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We all live in a Yellen submarine. Since the dovish central banker became the putative front-runner in the race to lead the Federal Reserve, fears about the debt ceiling debacle have been submerged under the expectation that cheap liquidity would continue to flow into the financial markets.

Today, this dynamic is receiving additional momentum from signs that a resolution to the crisis may be imminent. In a meeting last night, Republicans and Democrats moved toward a compromise that would allow the American government to continue borrowing into November – allowing the two parties to work out a grand bargain without triggering a disastrous outcome.

Equity indices are flirting with all-time highs and safe haven currencies are coming under pressure as traders purchase economically-sensitive assets around the world. The dollar and the euro are up against the yen, while West Texas tea is trading hands near the $101 mark. The commodity complex is generally receiving lift, with Doctor Copper reversing some of its recent losses, reflecting a broader sense of global economic optimism. The Canadian dollar is the outlier, remaining on the wrong end of the trading stick, weighed down by economic performance concerns.

For now, this sense of optimism seems well-justified. The financial system is caught in a ‘Goldilocks’ moment, with economic activity unlikely to accelerate enough to shut the taps at the Fed, while the political risk premia currently attached to the Treasury market will almost certainly disappear before the end of the month. The market porridge isn’t too hot, and it isn’t too cold – it’s just right.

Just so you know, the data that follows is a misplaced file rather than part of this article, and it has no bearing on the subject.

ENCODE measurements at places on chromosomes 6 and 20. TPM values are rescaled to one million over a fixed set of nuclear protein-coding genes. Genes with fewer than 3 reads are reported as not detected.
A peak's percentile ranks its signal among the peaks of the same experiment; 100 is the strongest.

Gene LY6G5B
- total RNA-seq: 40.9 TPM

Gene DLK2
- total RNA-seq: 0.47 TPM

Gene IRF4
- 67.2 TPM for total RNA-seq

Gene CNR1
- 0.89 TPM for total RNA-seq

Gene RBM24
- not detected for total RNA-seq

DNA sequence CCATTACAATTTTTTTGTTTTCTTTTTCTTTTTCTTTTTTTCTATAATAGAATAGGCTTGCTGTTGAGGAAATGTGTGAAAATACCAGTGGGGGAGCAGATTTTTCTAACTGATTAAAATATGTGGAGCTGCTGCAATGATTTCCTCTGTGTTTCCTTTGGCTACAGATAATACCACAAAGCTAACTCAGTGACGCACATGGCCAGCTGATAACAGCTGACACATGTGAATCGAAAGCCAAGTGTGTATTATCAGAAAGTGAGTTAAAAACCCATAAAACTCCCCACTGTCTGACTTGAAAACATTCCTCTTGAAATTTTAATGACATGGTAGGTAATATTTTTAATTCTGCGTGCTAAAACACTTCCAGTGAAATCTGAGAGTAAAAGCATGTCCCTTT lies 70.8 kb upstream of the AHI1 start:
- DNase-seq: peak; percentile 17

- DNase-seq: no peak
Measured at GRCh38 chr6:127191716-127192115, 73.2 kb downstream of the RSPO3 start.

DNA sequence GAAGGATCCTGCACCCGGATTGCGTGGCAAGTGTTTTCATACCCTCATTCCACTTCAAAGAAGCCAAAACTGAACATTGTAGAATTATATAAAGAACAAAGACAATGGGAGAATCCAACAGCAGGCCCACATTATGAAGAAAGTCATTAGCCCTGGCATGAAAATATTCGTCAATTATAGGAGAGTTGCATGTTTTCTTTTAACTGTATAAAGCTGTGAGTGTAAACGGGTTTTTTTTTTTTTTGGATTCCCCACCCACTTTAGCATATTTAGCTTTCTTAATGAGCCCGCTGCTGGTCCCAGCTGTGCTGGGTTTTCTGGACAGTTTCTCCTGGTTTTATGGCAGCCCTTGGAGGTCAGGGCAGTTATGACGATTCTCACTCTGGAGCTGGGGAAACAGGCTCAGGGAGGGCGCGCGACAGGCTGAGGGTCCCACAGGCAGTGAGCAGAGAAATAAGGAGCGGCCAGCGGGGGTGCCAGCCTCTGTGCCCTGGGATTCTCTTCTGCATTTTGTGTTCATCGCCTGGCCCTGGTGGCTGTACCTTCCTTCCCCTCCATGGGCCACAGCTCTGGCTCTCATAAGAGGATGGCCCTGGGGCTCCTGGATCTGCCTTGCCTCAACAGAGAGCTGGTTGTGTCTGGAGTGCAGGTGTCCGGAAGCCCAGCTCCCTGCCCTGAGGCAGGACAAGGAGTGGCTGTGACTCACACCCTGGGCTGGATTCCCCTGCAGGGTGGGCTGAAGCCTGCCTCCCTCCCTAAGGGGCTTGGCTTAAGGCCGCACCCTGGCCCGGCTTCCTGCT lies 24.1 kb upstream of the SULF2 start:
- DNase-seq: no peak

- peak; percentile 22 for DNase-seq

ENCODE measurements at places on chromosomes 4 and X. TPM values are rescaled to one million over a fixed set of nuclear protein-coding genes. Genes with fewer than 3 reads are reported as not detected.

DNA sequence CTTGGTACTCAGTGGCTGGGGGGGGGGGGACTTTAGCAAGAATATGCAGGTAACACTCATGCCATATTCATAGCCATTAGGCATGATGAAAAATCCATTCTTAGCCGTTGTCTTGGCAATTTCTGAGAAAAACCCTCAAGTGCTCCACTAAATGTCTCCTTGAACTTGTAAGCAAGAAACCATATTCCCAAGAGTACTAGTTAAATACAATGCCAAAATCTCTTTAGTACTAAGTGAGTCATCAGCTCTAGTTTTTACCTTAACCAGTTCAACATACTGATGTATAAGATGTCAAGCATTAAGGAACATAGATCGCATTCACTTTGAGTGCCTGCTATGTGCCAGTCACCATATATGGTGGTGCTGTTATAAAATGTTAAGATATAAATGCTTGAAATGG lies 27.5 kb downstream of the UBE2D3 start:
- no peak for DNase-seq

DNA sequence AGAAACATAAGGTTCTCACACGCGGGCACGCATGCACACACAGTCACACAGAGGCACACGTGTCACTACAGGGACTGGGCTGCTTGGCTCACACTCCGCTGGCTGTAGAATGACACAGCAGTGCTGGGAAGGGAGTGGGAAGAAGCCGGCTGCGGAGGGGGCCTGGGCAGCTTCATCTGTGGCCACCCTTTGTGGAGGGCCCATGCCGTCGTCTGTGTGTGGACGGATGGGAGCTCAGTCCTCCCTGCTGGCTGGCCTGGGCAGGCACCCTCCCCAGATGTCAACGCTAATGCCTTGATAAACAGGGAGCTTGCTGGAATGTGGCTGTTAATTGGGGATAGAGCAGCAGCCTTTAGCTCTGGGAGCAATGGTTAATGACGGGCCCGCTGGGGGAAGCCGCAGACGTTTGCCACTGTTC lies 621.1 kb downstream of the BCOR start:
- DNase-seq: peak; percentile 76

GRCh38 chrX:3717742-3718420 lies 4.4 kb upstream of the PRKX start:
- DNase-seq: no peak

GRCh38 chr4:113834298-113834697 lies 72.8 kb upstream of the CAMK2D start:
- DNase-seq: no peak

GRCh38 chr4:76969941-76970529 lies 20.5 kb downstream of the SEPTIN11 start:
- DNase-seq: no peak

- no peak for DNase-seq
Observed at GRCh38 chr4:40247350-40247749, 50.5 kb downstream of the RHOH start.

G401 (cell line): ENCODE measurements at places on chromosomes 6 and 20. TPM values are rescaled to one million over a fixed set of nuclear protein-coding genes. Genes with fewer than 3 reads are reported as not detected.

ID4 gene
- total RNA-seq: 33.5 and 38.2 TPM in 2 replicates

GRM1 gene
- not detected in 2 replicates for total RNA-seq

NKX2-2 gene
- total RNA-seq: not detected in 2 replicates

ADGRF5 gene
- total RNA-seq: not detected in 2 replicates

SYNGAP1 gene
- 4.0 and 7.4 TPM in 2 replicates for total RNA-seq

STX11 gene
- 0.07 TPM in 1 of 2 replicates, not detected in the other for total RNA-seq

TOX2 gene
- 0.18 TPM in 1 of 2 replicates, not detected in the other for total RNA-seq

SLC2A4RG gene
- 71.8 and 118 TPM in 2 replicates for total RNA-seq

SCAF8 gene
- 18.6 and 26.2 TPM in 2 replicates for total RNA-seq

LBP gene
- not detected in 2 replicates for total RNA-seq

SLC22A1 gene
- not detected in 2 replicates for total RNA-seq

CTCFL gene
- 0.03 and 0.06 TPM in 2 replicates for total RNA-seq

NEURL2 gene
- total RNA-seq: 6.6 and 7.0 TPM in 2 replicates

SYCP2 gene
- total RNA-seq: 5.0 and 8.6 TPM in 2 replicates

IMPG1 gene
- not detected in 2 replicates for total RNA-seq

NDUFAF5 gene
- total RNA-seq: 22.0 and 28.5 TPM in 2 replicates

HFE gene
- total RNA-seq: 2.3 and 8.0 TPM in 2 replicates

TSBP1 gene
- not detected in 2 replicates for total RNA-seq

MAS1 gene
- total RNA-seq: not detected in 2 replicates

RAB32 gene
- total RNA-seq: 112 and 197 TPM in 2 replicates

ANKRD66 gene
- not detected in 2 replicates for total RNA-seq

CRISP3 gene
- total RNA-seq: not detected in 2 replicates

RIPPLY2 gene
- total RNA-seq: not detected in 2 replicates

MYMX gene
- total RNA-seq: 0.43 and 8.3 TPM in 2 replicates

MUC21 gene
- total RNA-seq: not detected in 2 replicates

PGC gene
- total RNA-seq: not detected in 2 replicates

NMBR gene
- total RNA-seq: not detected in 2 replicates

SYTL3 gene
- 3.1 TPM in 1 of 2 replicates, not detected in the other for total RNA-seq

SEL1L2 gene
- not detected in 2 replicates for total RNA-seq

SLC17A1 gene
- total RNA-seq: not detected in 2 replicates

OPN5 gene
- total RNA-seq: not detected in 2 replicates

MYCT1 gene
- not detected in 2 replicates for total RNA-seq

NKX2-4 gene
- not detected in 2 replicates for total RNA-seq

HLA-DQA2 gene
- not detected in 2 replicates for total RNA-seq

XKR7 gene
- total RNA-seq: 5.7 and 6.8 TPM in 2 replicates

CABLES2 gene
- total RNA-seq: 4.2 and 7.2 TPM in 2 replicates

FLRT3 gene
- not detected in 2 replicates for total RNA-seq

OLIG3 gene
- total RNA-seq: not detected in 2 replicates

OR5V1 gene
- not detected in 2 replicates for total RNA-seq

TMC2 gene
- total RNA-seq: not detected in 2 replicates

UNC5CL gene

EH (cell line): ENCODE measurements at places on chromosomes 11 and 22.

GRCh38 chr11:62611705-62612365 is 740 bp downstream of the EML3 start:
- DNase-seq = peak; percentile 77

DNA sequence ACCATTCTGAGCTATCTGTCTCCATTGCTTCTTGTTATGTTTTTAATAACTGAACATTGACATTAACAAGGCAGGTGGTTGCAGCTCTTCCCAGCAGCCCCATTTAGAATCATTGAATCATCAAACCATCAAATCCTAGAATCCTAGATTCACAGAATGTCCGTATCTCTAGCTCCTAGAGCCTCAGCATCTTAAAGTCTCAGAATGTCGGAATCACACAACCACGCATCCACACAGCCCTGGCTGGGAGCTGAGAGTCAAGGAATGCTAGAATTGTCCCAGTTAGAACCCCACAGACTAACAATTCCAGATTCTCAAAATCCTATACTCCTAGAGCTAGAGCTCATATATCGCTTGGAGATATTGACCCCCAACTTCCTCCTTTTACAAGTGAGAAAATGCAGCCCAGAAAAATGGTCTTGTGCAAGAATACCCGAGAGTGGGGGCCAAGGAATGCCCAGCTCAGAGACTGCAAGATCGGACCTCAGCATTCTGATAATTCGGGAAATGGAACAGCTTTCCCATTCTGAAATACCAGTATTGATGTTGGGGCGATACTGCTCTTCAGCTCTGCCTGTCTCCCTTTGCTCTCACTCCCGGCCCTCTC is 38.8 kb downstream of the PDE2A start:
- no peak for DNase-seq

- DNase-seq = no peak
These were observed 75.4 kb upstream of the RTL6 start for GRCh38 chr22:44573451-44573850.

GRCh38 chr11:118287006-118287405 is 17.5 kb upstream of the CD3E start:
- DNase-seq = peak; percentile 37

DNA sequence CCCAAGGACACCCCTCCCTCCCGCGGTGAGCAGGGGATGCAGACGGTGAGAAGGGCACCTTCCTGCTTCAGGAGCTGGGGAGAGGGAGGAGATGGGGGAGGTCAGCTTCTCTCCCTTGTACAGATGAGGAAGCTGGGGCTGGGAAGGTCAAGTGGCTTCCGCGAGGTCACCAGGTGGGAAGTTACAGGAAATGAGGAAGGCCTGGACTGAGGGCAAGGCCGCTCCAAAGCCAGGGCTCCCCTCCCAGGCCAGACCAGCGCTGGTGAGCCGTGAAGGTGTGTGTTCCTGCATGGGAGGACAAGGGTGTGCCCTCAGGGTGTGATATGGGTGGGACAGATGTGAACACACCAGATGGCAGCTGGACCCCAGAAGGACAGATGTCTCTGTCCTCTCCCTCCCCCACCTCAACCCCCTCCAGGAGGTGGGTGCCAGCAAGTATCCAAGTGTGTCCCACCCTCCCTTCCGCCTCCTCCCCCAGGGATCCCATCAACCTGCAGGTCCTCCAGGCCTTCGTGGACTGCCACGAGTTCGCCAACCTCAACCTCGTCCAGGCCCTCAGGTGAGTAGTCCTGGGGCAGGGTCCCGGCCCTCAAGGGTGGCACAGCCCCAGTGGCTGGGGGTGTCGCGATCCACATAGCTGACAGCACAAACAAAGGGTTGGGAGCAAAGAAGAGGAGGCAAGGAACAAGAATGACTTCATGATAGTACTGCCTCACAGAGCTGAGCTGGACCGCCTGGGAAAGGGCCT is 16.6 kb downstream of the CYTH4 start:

However, this isn’t likely to last – the taper isn’t vapor. Barring an unforeseen disaster, tightening fears will return in the coming months. As Raghuram Rajan, India’s new central banker put it recently – “Let us remember that postponement of tapering is only that – a postponement”¦ Let’s not lose the chance, the warning that we have been given, because this is going to come back and what we need to do is put our house in order before.”

For Canadian dollar sellers, today’s opportunities are likely to be fleeting – limit orders and future-dated positions should be placed at relatively conservative levels. US dollar sellers may see further gains in the weeks to come, meaning that legging trades in across a broader range should help to optimize execution levels. This weekend will quite likely bring a break of the current trading range and liquidity will begin to collapse after noon, implying that orders should be discussed this morning.

Happy trading – and have a great weekend!

Weekend Support Levels:
USDCAD: 1.0360, 1.0334
EURUSD: 1.3977, 1.3942
Weekend Resistance Levels:
USDCAD: 1.0462, 1.0488
EURUSD: 1.4104, 1.4139

By Karl Schamotta, Director, FX Strategy and Structured Products  of Cambridge FX